Everyone involved in Healthcare wants the same thing, to take exceptional care of anyone who comes for care.  Different Models of Primary Care have arisen over the years. Some work pretty well, others not so well.  All can and must improve.  These configurations are usually in response to agendas not directly related to the interaction between patient and provider.  They may be being driven by finance, technology access issues, or administrative issues imbedded in our current systems.  Sadly, many of these changes have the net effect of depriving both providers and patients of a number of critical components.  These include excellent access coupled with excellent continuity coupled with enough face to face time, allowing us to progressively build upon therapeutic relationship with our patients.  All three are critical.  We all have access to the same books and resources.  It is this time/access/continuity triad that forms the art and helps fashion outcomes that matter to the patient, and helps feed our souls.  This is what prior generations of primary care physicians saw as a given.  Can we still have the rich relationships they enjoyed, practice 21st century medicine and still have a life?

Many Primary Care Physicians feel tired, overworked and underappreciated; underappreciated by all but the ones that matter most, the patient.  We react to forces seemingly out of our control.  Some seek a ‘safe’ haven in employment, others carry on independently, but all seek to do the best job possible for their patients, some while teetering on the edge of burnout.

I decided in 2007 to leave employed practice and give it one more go: to focus on the ideal interaction with the patient, and build everything else around this.  I have found small practice life to be fun and rewarding, providing a fertile ground for innovation and ideas that can be implemented quickly. Over the coming months information will be added about our experience of ‘starting from scratch’.  Is it complicated?  What about billing? What do you mean, giving all patients access to your cell number?  Do you miss that regular paycheck?  We encourage all Primary Care Physicians to ask a simple question;  Is each interaction with the patient as ideal as it can be?  If not, take an active role in how this interaction with the patient is structured.  If it needs to be built, help your organization do it, or do it yourselves. After all, you are the Primary Care expert.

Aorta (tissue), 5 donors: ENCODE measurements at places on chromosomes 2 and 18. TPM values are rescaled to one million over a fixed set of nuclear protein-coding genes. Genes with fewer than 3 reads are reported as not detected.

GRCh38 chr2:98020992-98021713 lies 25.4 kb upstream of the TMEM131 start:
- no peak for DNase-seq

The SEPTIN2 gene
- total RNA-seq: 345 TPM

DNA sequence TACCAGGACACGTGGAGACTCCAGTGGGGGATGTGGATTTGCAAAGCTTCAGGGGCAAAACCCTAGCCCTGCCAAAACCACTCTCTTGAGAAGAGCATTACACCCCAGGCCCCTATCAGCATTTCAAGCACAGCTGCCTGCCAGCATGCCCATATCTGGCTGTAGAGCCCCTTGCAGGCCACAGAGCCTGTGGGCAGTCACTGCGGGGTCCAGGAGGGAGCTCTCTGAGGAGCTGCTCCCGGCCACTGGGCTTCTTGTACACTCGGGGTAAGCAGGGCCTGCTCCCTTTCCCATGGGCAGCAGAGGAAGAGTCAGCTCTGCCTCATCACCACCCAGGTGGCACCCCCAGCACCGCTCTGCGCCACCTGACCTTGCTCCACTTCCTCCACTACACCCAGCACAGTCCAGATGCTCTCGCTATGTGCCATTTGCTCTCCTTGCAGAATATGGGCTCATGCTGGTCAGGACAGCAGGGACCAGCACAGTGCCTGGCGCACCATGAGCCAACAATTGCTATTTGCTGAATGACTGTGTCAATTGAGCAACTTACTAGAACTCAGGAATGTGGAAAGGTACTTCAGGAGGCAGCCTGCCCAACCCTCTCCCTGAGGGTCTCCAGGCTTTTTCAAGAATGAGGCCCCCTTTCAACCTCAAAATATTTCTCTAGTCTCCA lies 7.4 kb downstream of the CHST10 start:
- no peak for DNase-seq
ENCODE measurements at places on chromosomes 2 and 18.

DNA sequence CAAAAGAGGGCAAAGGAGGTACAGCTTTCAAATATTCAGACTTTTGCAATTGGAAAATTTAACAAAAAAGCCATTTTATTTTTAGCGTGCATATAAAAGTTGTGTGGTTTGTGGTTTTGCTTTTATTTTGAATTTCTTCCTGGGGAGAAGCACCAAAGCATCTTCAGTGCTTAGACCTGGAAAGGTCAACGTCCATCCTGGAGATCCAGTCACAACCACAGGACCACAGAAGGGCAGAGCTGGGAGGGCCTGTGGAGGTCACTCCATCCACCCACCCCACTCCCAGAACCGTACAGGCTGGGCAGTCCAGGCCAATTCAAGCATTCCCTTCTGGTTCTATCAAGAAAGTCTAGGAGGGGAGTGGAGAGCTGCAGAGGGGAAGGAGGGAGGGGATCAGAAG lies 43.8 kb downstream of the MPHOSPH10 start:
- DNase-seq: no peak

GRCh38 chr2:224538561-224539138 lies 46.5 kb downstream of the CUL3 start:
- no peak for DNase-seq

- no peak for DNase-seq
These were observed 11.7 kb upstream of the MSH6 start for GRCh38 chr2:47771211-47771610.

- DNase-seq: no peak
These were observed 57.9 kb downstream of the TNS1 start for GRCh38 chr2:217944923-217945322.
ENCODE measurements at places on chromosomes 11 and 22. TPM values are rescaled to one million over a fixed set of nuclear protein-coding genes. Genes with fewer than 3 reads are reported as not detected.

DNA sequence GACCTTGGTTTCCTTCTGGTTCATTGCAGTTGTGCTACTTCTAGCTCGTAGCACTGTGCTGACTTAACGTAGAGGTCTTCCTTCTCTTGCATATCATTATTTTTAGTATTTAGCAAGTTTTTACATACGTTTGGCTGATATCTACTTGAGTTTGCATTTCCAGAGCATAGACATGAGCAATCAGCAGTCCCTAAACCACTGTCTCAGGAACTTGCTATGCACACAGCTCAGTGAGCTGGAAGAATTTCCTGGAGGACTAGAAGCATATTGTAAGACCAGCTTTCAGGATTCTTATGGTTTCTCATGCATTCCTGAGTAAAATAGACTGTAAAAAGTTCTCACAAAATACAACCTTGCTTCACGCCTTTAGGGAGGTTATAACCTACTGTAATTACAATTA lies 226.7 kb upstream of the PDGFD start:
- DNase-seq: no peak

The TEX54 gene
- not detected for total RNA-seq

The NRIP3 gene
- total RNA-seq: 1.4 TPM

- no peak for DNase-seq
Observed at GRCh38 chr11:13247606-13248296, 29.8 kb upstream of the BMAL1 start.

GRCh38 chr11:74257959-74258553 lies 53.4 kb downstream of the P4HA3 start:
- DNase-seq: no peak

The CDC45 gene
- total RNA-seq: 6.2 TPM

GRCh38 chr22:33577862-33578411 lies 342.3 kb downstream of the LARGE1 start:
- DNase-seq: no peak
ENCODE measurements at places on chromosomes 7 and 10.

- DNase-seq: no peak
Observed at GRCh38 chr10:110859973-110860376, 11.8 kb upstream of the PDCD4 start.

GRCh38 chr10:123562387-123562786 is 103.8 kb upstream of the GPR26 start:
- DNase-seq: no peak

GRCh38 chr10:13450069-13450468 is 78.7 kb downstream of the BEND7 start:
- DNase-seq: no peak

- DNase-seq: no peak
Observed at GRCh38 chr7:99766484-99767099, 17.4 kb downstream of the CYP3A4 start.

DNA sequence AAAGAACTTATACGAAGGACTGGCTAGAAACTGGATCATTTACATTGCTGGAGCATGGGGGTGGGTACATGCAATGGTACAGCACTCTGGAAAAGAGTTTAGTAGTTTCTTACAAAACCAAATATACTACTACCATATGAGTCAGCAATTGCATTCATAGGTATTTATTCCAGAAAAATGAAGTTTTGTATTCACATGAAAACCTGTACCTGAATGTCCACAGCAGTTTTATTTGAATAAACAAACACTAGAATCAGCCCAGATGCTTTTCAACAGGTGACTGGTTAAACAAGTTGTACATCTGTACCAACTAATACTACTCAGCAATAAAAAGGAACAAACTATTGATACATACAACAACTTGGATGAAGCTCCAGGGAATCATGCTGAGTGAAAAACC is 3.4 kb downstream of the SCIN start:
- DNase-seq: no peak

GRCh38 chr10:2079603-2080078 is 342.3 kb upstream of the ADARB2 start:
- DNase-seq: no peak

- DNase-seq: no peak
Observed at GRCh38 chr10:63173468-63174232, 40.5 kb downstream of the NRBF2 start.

IdealMedicalPractices    If there is one thing I would heartily endorse, it would be to spend some time with these folks. IMPs are a group of hundreds of physicians who question everything, and frequently find that the way things are done in large practice make little sense to physician, or patient. This group has, literally, centuries of collective wisdom about the nuts and bolts of small practice life, from the very practical, to the highly philosophical. Monthly group “calls” and online access to other IMPs is invaluable. Nearly all are physicians who have grown weary of the treadmill and struck out on their own. In small practice, there may be a tendency to feel you are ‘on your own’. This group has filled that void for me, providing a great group of innovative primary care thinkers with which to interact.

HowsYourHealth    Another must for those looking to collect more information, that is actually useful clinically as well as ‘actionable”, in real time. I remember our office needing to do patients satisfactions surveys in the ‘old days’. Our staff would groan and we would receive the results months later, when they were of very limited use. We discussed using HowsYourHealth, but it went nowhere. As a small office, your patients can start using this with little fanfare, no expense and no meetings! An indispensable ‘tool’ for our practice.

The Rebirth of the Solo Family Doc    Once in a while I am heartened to read a piece by ‘physicians in high places’, that echo our feelings and support our successes ‘swimming against the current tide’ of health care delivery. This time the recognition and encouragement comes from Dr. Jeff Sussman, MD. Editor in Chief of the Journal of Family Practice. Thanks Jeff.

Simply Contact Me: Of course, a phone conversation can be well worth the time and effort. I am always glad to share our perspectives with all. Just drop me an email!

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